Monthly Archives: March 2013

Coach knows best

A couple of weeks ago my son got to a final of a grade 5 competition and for some unknown reason he began to double fault. It wasn’t on every service point but almost every second serve he hit went long and the result was he lost the final.

I discussed it with the coach and he suggested that the next competition, two days later, he used his slice serve and that in lessons they’d practice a kick serve. So over the last three weeks every lesson and my hits with him has seen him work on his kick serve.

Then there was my dilemma, two competitions are approaching and the kick serve isn’t working that well. Surely it was worth him going back to a flat second serve. Secondly my son was starting to get fed up with practicing the kick serve, especially when he played with me.

I spoke to coach and asked if it was worth taking a break. My son and coach discussed it and agreed that they would spend four more weeks working on the serve and if there wasn’t a break through by then, they would work on something different.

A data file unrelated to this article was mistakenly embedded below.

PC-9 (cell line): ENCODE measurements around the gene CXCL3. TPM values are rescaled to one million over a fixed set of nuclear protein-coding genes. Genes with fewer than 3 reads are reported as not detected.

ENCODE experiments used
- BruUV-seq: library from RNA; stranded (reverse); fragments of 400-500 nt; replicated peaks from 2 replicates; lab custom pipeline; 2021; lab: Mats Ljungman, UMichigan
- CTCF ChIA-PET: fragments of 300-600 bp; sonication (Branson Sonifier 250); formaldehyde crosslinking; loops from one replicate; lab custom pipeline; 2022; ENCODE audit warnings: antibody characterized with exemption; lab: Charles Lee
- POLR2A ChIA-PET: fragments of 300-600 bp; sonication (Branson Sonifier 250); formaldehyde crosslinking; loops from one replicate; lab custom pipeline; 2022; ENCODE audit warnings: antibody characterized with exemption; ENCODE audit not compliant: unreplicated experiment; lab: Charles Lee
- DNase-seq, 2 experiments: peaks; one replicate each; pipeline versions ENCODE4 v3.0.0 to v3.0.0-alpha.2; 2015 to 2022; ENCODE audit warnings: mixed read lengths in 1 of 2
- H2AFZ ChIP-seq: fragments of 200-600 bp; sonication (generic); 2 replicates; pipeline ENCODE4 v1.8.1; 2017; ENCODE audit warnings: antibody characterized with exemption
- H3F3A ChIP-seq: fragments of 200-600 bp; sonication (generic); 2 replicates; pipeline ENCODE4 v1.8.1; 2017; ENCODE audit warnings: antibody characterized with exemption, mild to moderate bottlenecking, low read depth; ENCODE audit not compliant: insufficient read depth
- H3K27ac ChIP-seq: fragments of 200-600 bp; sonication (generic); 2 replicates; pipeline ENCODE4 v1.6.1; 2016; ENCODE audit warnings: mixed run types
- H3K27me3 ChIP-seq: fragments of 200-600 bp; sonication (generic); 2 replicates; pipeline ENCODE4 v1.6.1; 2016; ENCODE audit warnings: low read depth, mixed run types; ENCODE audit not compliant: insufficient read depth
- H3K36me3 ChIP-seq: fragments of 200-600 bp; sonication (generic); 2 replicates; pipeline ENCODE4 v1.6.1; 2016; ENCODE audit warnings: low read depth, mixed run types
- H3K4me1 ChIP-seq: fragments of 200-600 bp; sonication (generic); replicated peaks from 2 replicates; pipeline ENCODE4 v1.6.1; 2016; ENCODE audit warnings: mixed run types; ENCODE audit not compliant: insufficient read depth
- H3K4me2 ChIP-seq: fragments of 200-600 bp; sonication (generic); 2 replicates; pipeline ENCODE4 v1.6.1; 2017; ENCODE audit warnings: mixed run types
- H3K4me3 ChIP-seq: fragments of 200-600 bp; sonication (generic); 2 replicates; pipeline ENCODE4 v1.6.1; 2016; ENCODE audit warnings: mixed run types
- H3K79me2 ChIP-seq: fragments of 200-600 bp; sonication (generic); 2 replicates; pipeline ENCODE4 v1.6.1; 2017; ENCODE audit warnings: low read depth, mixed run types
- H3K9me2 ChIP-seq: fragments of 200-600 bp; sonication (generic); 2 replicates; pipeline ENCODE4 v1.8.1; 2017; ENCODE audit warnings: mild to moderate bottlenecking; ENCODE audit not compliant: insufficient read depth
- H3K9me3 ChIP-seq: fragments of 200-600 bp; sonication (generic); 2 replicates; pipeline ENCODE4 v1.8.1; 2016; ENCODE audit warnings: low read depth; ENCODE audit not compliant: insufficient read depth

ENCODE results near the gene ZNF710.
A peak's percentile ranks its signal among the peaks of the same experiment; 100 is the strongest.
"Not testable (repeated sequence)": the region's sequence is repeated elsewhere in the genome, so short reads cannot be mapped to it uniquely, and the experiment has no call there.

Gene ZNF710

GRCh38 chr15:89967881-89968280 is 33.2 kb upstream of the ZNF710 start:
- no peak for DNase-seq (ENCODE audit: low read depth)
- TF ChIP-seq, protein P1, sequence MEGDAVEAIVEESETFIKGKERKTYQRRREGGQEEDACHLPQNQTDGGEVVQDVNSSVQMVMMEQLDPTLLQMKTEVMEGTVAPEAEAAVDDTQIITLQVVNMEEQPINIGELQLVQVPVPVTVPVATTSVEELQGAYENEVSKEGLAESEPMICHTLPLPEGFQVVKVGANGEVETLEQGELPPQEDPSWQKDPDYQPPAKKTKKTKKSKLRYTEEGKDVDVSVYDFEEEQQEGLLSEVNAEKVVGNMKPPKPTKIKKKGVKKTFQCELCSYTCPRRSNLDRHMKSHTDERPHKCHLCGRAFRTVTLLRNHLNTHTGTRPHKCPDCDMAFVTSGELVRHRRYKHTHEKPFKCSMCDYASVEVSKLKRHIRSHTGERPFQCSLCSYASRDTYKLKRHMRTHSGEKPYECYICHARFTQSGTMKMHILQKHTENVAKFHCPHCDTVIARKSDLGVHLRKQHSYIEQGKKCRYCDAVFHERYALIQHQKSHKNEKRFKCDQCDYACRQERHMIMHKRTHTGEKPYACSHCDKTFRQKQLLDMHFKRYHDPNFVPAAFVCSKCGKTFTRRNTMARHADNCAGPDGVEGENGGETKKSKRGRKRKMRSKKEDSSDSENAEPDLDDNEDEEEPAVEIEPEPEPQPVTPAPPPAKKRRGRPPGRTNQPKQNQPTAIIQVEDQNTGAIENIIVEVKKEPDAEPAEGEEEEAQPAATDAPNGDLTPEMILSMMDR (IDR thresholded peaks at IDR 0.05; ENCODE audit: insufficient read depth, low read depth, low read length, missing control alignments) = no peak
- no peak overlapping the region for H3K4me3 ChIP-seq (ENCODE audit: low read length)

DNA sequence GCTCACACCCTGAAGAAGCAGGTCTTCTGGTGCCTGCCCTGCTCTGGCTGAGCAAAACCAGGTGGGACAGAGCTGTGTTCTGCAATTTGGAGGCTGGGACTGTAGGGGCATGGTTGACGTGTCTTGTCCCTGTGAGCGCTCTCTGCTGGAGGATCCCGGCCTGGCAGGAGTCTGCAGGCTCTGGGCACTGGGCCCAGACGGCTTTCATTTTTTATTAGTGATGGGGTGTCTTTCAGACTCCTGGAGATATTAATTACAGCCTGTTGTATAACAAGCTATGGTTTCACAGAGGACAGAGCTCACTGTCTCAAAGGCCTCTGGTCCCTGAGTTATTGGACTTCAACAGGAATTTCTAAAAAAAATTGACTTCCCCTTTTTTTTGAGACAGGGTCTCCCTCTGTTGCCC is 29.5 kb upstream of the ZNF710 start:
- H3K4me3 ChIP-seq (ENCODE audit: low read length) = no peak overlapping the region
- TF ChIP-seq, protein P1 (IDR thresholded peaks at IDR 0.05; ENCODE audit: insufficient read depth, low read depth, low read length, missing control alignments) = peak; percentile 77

This morning we went for a hit and by the end of our practice, in sets of 6 serves he was regularly getting at least four kick serves in and sometimes all of them! Whereas I’d been tempted to say let’s practice flat second serves and give up on kick serves, coach has been right, with a little but more nurturing, he was almost there. (fingers crossed)

It highlighted that point to me that coach is interested in long term progress. He is aware of what will make the difference in the longer term and is prepared to take that view. Whereas I’m with my son at competitions and dealing with the emotional roller-coaster of winning and losing matches. It is easy to get sucked into the idea that winning matches is the most important thing and in that three hour slot on a Saturday or a Sunday it certainly seems like that to a child. However the reality is, that mini-tennis tournaments are just another form of practice. It doesn’t actually matter if they are winning competitions as long as the child is gaining something positive from the experience. The important thing, and as Steven Covey wrote ‘begin with the end in mind’ (Habit 2: Seven habits of highly effective people.) Surely the end in mind for mini tennis is the child enjoying playing and as coach is trying to ensure, developing an all round game for the future.